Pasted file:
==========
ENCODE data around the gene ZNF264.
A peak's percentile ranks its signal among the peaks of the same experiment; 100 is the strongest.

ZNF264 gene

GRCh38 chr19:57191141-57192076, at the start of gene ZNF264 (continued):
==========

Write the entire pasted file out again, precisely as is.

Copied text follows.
ENCODE data around the gene ZNF264.
A peak's percentile ranks its signal among the peaks of the same experiment; 100 is the strongest.

ZNF264 gene

GRCh38 chr19:57191141-57192076, at the start of gene ZNF264 (continued):